If you look at recent trend reports of the type that come out toward the end of the year and predict what will happen during the next, there is a theme becoming more and more dominant. It's "brand citizenship," the idea that corporations have the wherewithal to take on roles that hitherto have been the domain of NGO's, the government and the United Nations.
It's kind of amazing, if you think about it, that we have come to a place where brands and their parent companies are acting on their own accord. Not long ago, it was enough for a corporation to put its name on a check. One might have scoffed at the idea that corporate largesse would one day mean more than largesse, and a major consumer brand would actually be its own global positive-change agent, however you define it. But research sees a redefinition of good business practices to include environmental stewardship, and/or creation of production and delivery systems for material assistance, water, food or medicine to disparate, desperate places.
Both on the consumer and brand sides, is this an acknowledgement that there doesn’t seem to be much that organizations like the aforementioned U.N. can actually do, assuming they have the will to do it? Is it this the perception that intergovernmental treaties, programs, protocols and other ideas for coordinated global strategies don't seem to get off the ground because of nationalistic resentment, blackballing or friction? Is it the idea that NGO's have limited budgets and, therefore, can only do so much? And is it, finally, that people everywhere see so many dangerous trends happening simultaneously that they are throwing up their hands as individuals and hoping for deliverance from someone with real power, and at least the appearance of separation from political entanglements that make any change virtually impossible?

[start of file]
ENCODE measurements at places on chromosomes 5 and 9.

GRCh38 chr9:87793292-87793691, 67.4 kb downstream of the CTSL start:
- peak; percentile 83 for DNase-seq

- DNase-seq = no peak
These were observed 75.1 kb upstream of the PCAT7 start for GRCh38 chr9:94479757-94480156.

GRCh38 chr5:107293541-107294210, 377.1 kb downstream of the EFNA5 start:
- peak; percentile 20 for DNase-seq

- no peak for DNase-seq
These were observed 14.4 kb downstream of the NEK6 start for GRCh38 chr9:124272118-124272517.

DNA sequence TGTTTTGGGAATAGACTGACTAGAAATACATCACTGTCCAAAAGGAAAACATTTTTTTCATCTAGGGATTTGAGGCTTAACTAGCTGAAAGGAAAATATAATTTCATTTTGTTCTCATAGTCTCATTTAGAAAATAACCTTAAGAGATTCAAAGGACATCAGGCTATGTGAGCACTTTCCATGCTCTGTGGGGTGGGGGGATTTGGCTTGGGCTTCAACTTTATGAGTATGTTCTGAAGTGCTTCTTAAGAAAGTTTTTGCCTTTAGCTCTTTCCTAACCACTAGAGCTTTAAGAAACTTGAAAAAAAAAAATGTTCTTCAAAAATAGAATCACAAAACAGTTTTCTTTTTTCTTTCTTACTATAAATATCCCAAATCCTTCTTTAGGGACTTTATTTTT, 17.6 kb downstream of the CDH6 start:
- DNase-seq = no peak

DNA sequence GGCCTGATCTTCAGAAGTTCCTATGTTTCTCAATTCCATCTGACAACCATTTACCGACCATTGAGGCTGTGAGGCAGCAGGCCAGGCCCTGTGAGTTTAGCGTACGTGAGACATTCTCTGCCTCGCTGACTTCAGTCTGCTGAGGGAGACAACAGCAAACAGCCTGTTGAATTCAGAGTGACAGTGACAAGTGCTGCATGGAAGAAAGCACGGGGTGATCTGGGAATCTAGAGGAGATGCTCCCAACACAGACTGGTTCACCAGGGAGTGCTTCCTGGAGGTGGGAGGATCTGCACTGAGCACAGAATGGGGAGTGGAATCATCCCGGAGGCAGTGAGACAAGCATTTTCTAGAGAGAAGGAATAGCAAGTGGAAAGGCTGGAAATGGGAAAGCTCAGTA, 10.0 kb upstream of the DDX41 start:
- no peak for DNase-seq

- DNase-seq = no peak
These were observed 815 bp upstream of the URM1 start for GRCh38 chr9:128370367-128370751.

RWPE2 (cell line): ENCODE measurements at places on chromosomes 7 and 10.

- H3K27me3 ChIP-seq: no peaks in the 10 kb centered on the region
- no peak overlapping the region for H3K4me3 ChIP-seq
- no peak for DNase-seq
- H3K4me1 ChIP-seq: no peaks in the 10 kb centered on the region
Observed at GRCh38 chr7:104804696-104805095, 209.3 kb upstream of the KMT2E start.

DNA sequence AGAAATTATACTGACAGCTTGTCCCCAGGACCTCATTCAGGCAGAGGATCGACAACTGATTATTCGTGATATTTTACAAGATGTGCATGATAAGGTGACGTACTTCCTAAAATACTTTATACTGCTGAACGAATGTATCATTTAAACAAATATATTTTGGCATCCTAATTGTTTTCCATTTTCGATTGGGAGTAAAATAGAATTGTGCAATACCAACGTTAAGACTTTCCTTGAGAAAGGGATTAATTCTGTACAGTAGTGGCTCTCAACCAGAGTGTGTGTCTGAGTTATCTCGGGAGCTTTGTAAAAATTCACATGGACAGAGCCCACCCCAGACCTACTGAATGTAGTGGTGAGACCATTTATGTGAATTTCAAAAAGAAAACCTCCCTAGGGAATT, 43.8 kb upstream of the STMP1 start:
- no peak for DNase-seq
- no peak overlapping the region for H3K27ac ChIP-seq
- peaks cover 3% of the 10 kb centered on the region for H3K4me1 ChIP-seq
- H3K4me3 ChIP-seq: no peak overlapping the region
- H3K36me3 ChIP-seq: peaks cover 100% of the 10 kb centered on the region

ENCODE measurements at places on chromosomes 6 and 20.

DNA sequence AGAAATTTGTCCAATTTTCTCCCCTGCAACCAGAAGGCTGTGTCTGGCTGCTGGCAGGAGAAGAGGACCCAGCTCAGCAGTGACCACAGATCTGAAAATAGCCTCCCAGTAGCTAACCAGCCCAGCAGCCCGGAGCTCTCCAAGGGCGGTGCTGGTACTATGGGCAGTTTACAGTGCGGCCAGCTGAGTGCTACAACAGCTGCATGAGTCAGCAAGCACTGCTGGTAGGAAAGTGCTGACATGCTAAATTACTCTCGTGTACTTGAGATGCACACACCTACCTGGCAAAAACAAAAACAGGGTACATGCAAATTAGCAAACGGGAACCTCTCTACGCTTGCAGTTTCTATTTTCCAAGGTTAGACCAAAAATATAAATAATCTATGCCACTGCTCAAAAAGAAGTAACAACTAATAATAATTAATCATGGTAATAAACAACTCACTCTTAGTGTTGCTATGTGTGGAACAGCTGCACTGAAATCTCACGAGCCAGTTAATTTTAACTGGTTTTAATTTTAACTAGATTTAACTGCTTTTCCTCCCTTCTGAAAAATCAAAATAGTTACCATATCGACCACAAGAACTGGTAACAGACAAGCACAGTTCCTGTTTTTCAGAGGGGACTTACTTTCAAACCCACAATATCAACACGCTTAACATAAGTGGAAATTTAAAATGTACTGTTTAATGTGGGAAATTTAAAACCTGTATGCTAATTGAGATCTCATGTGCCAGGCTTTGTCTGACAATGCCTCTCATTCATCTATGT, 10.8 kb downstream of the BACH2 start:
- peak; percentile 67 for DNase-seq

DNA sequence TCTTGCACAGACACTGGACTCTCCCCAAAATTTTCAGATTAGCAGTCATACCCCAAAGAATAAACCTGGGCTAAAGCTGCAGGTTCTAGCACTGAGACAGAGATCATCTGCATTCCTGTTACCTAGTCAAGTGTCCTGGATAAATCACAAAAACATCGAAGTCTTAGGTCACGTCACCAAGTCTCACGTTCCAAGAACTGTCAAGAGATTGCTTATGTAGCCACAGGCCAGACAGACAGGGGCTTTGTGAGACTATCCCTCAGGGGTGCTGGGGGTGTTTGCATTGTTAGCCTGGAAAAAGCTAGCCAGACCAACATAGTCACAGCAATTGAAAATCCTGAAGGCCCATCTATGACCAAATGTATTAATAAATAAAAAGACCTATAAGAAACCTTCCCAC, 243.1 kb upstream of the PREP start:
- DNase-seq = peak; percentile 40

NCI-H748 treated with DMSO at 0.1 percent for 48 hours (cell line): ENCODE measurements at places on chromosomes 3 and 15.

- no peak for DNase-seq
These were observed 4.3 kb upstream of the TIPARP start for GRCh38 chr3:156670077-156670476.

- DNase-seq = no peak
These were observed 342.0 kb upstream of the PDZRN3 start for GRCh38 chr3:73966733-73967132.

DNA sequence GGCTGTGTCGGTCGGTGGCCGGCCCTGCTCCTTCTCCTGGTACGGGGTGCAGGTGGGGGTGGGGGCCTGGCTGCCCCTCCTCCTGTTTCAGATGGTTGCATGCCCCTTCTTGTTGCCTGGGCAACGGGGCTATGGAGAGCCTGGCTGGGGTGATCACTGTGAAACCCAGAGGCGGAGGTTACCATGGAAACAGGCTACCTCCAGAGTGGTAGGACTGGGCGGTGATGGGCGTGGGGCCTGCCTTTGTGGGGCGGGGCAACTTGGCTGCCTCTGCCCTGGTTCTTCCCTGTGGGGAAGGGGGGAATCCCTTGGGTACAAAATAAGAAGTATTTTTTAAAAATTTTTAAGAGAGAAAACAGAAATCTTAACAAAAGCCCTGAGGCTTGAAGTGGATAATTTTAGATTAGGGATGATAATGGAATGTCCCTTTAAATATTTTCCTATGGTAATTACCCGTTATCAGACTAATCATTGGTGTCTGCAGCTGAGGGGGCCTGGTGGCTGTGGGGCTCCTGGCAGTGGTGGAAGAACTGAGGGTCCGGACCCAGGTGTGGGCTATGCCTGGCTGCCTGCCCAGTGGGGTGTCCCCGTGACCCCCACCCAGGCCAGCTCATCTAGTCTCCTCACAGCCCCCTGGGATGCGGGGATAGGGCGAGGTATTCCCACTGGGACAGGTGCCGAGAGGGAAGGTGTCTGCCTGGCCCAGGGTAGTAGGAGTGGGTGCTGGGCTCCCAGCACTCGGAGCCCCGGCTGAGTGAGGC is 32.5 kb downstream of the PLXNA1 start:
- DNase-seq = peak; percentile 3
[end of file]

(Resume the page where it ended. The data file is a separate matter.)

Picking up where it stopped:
All of the above from the citizen/consumer side, but how about what’s driving action on the corporate side? How about the salubrious influence of peer pressure? "If Bill Gates' foundation vows to eliminate preventable diseases in countries with essentially no health care, we’d better do something, too?" And perhaps it's not just contagious corporate enlightenment at work when one company's good turns start a trend. Maybe it's also pragmatic, negative reinforcement. If CPG brand A is doing something great and has no bones about telling the world all about it, CPG brand B may well feel it had better follow suit or face a competitive disadvantage. Nothing wrong with that, either, if it works.
More broadly, several trends in a November study by OneSixtyFour dealt with issues around personal and corporate virtue, how well companies speak with individual customers, and how well companies and brands behave around overused items like "authenticity" and "meaningful experiences" as key areas where you can build or kill trust.
One trend researchers report is that people can tell when a company is just paying lip service or making token gestures instead of really doing something meaningful. And they also report that Fortune 500 companies, more and more, are investing expertise, time and money on paying forward to the next generation. Whether it’s a virtuous circle driven precisely by the data c-suite executives get from market research studies like the above, or by consumer pressure, or competitive pressure, or by spontaneous acts of enlightened goodwill, or from God himself, let’s hope the pundits are right and companies keep increasing their commitment to the causes they care about. The world appreciates it. Happy new year!